For an employee who opts for higher pension, the following amounts will now be allocated out of employer’s share of monthly contributions towards the EPS:
(i)8.33% of basic wages, dearness allowance and retaining allowance; plus
(ii)1.16% of basic wages, dearness allowance and retaining allowance exceeding INR 15,000 per month
This would mean that for an employee opting for higher pension – out of employer’s contribution of 12% of monthly pay to the Employees Provident Fund (EPF), almost 9.49% of pay will be allocated to the EPS and only balance will be allocated to the EPF.
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This change is retrospective effective September 1, 2014.
For instance, let us assume an employee who has joined employment in January 2010 opts for higher pension. For such employee, for the period January 2010 to August 2014 – 8.33% of pay would have been allocated from the employer’s EPF contribution to the EPS and for the period September 2014 till end of employment – almost 9.49% of pay will be allocated out of employer’s EPF contribution to the EPS.
As per earlier guidance from the EPFO, such reallocation of funds from the EPF to the EPS will be along with interest accrued in prior years.
This will reduce the accumulated corpus under the EPF leading to reduced lump-sum amount available on retirement or specified events.
The Supreme Court in its ruling dated November 4, 2022 held that requirement for employees to contribute 1.16% of pay exceeding Rs 15,000 per month to the EPS (if higher pension option is availed), which was introduced effective 1 September 2014, is ultra-vires the provisions of the Provident Fund Act. The Supreme Court suggested that the authorities may make adjustment to the scheme provisions so that additional contributions can be generated from some other legitimate source within the scope of the Provident Fund Act which could include enhancing the rate of contribution of the employers.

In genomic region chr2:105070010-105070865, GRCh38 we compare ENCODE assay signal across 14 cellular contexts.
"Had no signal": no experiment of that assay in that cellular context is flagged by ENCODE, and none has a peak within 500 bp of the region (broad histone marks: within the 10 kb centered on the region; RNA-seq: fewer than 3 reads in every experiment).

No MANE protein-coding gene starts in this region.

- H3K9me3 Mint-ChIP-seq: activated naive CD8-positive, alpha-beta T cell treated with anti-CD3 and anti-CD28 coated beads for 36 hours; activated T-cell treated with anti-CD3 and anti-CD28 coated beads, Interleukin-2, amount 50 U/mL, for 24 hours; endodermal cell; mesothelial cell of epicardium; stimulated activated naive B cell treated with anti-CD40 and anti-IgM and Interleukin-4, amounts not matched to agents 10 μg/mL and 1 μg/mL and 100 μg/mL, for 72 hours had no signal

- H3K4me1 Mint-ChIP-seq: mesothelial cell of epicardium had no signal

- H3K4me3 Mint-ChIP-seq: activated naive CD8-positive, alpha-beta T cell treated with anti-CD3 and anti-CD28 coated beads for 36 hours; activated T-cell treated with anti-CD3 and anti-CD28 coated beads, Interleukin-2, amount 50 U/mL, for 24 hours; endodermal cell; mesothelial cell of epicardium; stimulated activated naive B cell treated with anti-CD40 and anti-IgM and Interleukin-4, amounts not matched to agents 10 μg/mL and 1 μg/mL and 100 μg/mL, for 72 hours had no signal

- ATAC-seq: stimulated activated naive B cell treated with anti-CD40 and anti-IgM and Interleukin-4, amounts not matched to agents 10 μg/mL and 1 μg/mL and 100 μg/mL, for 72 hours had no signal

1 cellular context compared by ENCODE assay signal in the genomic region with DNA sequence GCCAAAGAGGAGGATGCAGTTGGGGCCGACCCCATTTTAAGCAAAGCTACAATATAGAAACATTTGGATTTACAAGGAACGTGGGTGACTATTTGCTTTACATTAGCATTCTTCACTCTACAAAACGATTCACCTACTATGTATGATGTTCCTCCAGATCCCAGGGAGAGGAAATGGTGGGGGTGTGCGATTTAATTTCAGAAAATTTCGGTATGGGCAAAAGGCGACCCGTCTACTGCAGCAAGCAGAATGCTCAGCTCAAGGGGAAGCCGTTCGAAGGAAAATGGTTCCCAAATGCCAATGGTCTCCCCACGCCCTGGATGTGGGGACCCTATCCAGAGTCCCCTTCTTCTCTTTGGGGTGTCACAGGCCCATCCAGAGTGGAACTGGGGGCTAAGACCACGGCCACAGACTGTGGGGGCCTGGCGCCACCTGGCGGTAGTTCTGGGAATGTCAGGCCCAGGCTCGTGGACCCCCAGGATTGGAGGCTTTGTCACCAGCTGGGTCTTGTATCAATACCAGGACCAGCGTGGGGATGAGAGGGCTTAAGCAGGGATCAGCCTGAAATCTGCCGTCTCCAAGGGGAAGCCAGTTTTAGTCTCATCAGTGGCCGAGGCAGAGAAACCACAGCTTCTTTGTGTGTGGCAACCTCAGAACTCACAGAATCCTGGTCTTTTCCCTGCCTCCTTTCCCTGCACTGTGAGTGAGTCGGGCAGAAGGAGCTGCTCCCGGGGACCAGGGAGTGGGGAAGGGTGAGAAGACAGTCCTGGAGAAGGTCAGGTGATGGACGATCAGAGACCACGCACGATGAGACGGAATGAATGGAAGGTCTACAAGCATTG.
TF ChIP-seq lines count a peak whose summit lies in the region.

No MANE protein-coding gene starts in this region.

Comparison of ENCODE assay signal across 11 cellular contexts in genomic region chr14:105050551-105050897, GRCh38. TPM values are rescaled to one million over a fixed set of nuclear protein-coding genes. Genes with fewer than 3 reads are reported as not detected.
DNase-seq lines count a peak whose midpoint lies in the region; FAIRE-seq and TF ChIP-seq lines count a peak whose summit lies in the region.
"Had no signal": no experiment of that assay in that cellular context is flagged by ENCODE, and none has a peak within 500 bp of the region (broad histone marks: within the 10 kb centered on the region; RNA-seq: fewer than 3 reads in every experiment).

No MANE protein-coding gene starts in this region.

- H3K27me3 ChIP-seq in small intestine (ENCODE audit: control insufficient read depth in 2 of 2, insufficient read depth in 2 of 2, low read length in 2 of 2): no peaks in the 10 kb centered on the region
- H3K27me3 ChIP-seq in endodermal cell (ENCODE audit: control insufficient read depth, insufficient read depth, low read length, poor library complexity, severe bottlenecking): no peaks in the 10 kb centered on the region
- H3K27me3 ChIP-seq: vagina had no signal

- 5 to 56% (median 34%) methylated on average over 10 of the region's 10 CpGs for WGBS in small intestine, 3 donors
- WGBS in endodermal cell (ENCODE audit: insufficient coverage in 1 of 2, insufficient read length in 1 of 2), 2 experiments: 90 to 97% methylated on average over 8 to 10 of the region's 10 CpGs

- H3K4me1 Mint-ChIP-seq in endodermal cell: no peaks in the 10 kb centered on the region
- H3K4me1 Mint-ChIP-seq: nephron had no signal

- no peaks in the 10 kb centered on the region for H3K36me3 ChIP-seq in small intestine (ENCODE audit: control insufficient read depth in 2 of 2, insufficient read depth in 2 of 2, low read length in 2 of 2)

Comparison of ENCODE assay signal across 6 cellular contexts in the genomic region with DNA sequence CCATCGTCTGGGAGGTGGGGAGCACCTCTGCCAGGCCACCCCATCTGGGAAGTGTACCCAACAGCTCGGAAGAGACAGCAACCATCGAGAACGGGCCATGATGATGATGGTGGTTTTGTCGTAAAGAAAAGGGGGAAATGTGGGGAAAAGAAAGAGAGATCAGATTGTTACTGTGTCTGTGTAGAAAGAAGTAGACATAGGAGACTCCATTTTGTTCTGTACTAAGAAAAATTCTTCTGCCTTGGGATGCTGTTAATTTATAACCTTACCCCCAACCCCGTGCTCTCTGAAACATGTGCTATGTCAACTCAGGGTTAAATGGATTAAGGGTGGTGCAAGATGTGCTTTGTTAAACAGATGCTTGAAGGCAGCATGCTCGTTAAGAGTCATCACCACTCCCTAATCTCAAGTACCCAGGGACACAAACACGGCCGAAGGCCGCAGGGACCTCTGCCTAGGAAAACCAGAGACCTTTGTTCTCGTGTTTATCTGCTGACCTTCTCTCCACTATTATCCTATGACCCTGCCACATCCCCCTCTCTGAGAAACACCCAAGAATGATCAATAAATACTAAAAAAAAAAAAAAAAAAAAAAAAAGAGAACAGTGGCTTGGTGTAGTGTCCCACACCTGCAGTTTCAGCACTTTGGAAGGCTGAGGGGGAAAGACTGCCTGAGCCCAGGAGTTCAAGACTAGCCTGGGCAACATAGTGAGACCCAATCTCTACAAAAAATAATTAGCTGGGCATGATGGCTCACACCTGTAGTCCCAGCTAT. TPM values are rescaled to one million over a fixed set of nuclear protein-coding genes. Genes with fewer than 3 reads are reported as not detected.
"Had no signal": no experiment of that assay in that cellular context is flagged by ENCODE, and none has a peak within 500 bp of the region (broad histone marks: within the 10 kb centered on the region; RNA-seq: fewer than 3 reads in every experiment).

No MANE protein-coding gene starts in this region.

For 6 months from the date of ruling, the Supreme Court allowed employee’s additional contribution @ 1.16% of pay exceeding INR 15,000 per month towards the EPS to continue for those employees who opt/ had opted for higher pension. In effect, till the May 3rd notification, the EPFO could have recovered the extra 1.16% from employees’ contribution to EPF (as permitted by the Supreme Court). However, now the extra allocation will come from the employer’s contribution and will continue till date of retirement.
Since the current Employees’ Provident Fund Act does not allow employer’s contribution to the EPS in excess of 8.33% of pay, the Central Government has implemented specific provisions of the Code on Social Security 2020 on 3 May 2023, which provides flexibility to the Central Government to decide the rate at which contributions can be allocated to the Pension Scheme.
Employees will need to do calculations to determine whether higher pension under the EPS is still attractive. For instance, let us assume that both Employee A and Employee B earn monthly basic salary of Rs 1,00,000 and date of joining EPF, EPS, other eligibility conditions are same for both. If Employee A does NOT opt for higher pension, out of monthly contributions (total Rs 24,000), only Rs 1,250 will go to the EPS and remaining Rs 22,750 will go the EPF. However, if Employee B opts for higher pension, out of monthly contributions (total Rs 24,000), Rs 9,316 will go the EPS and balance Rs 14,684 will go the EPF.
While Employee B will be eligible for higher pension after attaining 58 years of age, his accumulated corpus under the EPF will reduce.
|Particulars|| Employee A
(Higher pension not opted for)
| Employee B
(Higher pension opted for)
|A. Employee’s contribution, split as follows:||12,000||12,000|
|To Pension Scheme||–||–|
|To Provident Fund Scheme||12,000||12,000|
|B.Employer’s contribution, split as follows:||12,000||12,000|
|To Pension Scheme||1,250||9,316|
|To Provident Fund Scheme||10,750||2,684|
|Total contribution to Pension Scheme||1,250||9,316*|
|Total contribution to Provident Fund Scheme||22,750||14,684|
* 8.33% of INR 1,00,000 plus 1.16% of INR 85,000 (INR 1,00,000 less INR 15,000)
(The author is partner – People Advisory Services, EY India. Views expressed are personal)